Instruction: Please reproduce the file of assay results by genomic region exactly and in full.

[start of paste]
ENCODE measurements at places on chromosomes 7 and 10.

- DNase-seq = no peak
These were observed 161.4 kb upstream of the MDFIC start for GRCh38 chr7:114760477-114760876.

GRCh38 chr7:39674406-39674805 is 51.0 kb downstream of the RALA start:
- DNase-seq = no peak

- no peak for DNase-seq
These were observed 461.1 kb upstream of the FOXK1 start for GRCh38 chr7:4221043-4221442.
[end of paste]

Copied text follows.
ENCODE measurements at places on chromosomes 7 and 10.

- DNase-seq = no peak
These were observed 161.4 kb upstream of the MDFIC start for GRCh38 chr7:114760477-114760876.

GRCh38 chr7:39674406-39674805 is 51.0 kb downstream of the RALA start:
- DNase-seq = no peak

- no peak for DNase-seq
These were observed 461.1 kb upstream of the FOXK1 start for GRCh38 chr7:4221043-4221442.